Nichelle Nichols is an army sergeant who leads her platoon into the woods of the deep south on a training exercise. Unfortunately, it is the site where a bunch of yankee soldiers murdered a... See full summary »
Two uneasy friends, a police officer and a TV talk show host, each pursue the mysterious "handcuff killer" with the aid of an artist who sees - and draws - the killer's crimes before they're committed.
A father who experiments with his sons psychokinetic powers, is unaware that these experiments release a demon from hell, which lives in his sons closet, preparing to take over the young ... See full summary »
Roy and Bo leave their small town the weekend after graduation for a short road trip to LA. Soon, they find themselves lashing out and leaving a trail of bodies behind them. The violence escalates throughout.
A man goes to speak with a gigolo and is promptly beaten for his trouble. Soon afterward, his wife is told that he burned to death in a car wreck and is shown the body...and that's when she... See full summary »
Rita and Dana Lund's marriage is in a crisis, Rita's frustrated from being just a housewife. To save their marriage, they set out for a camping trip through California with their son. At a ... See full summary »
While studying genome sequences of basic molecular mechanisms found in cerebral DNA (topoisomerase functionality), Professor Calvin 'Cal' Gordon has inadvertently acquired complete ... See full summary »
Quinn K. Redeker
Nichelle Nichols is an army sergeant who leads her platoon into the woods of the deep south on a training exercise. Unfortunately, it is the site where a bunch of yankee soldiers murdered a town of confederates. The corpses of the dead soldiers rise up to wreak revenge. Written by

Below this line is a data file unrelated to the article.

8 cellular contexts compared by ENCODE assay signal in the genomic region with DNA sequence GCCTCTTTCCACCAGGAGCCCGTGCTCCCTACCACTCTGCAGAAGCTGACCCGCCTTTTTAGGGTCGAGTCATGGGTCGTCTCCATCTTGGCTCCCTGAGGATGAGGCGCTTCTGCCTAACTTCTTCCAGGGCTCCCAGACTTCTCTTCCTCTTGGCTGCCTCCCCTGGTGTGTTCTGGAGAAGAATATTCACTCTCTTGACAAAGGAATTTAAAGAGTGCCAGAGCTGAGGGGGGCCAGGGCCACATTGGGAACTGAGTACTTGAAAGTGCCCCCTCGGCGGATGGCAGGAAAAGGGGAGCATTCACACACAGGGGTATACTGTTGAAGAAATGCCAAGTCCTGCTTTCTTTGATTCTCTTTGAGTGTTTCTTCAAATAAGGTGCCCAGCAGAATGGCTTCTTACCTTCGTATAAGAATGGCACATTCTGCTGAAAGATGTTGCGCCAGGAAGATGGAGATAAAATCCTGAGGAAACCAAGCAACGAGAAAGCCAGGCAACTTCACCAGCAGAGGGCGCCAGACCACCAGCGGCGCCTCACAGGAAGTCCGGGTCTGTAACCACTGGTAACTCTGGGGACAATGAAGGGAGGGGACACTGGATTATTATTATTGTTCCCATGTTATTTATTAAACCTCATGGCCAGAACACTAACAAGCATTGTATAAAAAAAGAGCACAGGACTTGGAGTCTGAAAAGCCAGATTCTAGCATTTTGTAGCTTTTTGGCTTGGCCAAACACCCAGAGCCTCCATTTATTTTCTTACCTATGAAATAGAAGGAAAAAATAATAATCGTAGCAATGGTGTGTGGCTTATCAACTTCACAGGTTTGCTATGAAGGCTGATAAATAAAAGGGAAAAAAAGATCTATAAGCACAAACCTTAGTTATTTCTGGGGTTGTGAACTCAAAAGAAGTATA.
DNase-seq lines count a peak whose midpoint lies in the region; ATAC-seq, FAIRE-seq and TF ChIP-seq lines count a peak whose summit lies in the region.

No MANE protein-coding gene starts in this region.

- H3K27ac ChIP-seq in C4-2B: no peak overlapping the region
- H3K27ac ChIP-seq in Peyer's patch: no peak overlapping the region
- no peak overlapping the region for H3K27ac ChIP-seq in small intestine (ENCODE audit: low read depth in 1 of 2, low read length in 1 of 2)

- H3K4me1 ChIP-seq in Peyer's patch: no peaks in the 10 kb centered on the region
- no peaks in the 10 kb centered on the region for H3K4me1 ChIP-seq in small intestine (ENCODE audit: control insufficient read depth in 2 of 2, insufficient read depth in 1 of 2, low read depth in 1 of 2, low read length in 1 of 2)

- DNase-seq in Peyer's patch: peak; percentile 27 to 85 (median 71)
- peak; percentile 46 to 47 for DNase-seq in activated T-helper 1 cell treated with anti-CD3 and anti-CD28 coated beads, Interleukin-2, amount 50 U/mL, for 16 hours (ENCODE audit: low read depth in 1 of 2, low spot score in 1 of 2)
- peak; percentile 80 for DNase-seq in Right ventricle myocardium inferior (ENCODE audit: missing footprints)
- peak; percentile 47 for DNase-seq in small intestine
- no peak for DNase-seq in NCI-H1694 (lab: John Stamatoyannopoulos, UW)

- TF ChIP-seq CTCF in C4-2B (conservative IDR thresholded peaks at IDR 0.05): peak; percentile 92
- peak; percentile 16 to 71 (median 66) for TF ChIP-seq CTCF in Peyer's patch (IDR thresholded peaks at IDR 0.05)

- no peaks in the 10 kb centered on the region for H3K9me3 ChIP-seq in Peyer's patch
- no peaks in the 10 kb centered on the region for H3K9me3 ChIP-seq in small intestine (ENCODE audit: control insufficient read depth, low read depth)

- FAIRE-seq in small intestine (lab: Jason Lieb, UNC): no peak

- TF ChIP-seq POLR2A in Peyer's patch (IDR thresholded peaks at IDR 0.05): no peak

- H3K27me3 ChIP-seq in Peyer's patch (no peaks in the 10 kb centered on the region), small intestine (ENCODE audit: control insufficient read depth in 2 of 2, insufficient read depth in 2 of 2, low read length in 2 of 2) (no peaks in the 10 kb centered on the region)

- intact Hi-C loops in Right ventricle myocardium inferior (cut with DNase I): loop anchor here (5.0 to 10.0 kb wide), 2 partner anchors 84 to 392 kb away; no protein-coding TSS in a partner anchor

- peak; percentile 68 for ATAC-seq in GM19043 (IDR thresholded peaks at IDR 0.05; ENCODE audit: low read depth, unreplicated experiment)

Maurice Gibb, who has a cameo appearance in the movie as a Union Soldier, was originally slated to do the score. A cut of the movie with his score is circulating but the released version features that of Robert O. Ragland instead. See more »
From the film-maker of "He Knows You're Alone" (1980) "and "Distortions" (1987); Director Armand Mastroianni's generic survival zombie feature "The Supernaturals" has a good concept (army recruits on a training mission in the woods of the Deep South encounter dead confederate soldiers), which isn't entirely realised. In the end it's a passable low-budget, b-grade presentation that's a little too sloppy and uneventful, but is genuinely moody and atmospheric in its backwoods setting. Mastroianni's use of lighting, shadow work and a fog machine, installs some eerie imagery and a few nasty jolts in the back-end. However it really does take its time, before its final payoff --- the characters that you spend a lot of time with aren't particularly an interesting bunch (with some abysmal dialogues too). The scratchy plot doesn't explain all that much about what's going on; it's rather unusual and vague, but this does come off rather daft and cheesy in its on going build-ups. Although it does gradually get better as it goes along. The performances are decent enough (Nichelle Nichols, a pinning Maxwell Caulfield and Talia Balsam) and look out for a cameo by one of the Bee Gees; Maurice Gibb as a Union soldier. At times lousy, ponderous but tautly constructed with some striking visuals and commendable make-up FX when on show.
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